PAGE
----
Trade unions and the sovereign power of the state. A comparative analysis of employer offensives in the Danish and Irish public sectors
Files in This Item:
|Szabo_Transfer_2018_repository_version.pdf||422.16 kB||Adobe PDF||Download|
|Title:||Trade unions and the sovereign power of the state. A comparative analysis of employer offensives in the Danish and Irish public sectors||Authors:||Szabó, Imre||Permanent link:||http://hdl.handle.net/10197/9410||Date:||1-May-2018||Abstract:||The changing composition of trade unions has far-reaching consequences for the relationship between unions and the polity. In particular, the concentration of trade union membership in the public sector – a process that has been taking place in most EU countries – implies a shift away from collective agreements towards legislation as the dominant way of managing employment relations. Pluralist models of collective bargaining assume a neutral, mediating role of the state, but in the public sector the state by definition acts as an employer as well. The state is equipped with the sovereign power to circumvent traditional bargaining agreements and force its will upon trade unions through legislation. The article investigates major bargaining disputes in Europe after 2008, focusing on two countries (Ireland and Denmark) that have different political environments and that, although affected differently by the financial crisis, underwent similar government interventions in labour relations. The findings suggest that a shift towards legislation is a tendency that affects all types of industrial relations systems.||Funding Details:||European Commission Horizon 2020||Type of material:||Journal Article||Publisher:||Sage||Copyright (published version):||2018 the Author||Keywords:||Bargaining disputes;Legislation;Public sector;Sovereign power;State||DOI:||10.1177/1024258918762077||Language:||en||Status of Item:||Peer reviewed|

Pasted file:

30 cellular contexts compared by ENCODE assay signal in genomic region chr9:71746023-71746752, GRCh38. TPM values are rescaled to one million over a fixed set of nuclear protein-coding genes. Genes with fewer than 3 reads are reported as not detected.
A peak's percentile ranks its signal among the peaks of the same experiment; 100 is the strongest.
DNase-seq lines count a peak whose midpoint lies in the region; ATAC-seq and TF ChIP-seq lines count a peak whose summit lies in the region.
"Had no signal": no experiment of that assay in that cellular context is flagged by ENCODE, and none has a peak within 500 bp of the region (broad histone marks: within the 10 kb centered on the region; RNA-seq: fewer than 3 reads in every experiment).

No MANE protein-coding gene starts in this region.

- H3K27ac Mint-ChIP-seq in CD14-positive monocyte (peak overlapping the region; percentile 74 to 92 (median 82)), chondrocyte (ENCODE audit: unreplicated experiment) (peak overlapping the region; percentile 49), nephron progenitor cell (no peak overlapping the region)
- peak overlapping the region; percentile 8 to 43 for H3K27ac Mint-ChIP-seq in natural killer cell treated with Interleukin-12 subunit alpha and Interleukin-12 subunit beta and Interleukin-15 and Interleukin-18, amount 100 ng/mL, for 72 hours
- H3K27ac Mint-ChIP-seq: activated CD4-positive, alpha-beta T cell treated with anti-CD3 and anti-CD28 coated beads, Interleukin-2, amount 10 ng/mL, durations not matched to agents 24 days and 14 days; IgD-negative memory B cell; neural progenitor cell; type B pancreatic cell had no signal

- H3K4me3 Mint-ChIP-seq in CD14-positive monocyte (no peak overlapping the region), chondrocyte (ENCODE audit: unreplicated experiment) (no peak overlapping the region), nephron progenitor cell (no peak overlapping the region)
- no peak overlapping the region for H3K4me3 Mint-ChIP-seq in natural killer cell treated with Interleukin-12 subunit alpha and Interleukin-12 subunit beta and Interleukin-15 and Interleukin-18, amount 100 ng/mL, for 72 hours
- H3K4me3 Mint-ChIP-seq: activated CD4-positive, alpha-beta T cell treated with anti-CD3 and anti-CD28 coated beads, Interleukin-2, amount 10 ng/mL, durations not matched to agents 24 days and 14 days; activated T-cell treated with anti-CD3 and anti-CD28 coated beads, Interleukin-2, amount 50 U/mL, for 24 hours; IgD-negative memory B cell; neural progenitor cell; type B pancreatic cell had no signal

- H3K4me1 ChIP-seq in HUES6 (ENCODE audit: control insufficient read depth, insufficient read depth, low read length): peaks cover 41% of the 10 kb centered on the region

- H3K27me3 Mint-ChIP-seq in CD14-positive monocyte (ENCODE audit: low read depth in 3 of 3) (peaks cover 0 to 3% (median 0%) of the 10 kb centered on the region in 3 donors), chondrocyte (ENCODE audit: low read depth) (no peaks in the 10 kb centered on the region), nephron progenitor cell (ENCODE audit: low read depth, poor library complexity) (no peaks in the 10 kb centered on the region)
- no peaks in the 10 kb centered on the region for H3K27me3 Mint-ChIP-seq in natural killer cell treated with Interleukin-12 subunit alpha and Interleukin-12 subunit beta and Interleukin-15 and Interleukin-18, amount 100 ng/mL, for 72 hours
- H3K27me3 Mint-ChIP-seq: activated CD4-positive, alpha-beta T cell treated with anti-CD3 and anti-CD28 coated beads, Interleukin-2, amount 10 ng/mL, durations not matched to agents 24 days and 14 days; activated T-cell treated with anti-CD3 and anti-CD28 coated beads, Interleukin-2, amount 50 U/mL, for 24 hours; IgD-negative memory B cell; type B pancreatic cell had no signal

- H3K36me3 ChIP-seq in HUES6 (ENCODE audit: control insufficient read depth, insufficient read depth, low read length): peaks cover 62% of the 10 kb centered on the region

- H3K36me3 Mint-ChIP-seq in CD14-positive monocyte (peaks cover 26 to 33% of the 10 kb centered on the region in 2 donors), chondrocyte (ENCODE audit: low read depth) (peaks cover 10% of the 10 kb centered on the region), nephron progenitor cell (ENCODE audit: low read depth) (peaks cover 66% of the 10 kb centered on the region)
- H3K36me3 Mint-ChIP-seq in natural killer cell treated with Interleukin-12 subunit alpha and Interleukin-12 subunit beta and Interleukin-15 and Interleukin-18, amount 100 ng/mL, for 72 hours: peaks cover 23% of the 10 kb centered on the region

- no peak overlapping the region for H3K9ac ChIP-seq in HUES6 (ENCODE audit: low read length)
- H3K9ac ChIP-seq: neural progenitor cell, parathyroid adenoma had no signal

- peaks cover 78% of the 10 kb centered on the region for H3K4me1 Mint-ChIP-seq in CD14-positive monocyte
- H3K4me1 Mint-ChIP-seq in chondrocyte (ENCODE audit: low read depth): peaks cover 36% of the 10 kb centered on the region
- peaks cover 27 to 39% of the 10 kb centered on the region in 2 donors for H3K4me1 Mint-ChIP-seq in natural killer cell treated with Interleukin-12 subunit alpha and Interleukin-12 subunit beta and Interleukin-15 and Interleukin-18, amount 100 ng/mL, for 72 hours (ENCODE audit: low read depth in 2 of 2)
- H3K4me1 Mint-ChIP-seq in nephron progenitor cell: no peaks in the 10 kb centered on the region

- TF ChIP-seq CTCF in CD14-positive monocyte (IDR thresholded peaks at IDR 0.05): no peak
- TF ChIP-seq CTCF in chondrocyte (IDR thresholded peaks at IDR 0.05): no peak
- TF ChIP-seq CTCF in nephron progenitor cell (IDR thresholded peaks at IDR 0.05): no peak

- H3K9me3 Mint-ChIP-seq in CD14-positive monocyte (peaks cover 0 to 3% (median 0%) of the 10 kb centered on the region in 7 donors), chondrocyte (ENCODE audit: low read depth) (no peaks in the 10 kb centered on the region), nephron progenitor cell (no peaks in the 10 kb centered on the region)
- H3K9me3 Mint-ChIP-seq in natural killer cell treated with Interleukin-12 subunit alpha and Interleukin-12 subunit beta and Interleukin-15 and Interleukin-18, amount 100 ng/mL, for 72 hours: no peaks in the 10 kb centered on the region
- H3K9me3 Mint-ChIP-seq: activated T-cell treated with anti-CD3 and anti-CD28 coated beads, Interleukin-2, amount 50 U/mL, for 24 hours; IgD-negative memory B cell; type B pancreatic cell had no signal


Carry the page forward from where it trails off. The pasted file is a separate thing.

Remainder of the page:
|Appears in Collections:||Business Research Collection|
Show full item record
This item is available under the Attribution-NonCommercial-NoDerivs 3.0 Ireland. No item may be reproduced for commercial purposes. For other possible restrictions on use please refer to the publisher's URL where this is made available, or to notes contained in the item itself. Other terms may apply.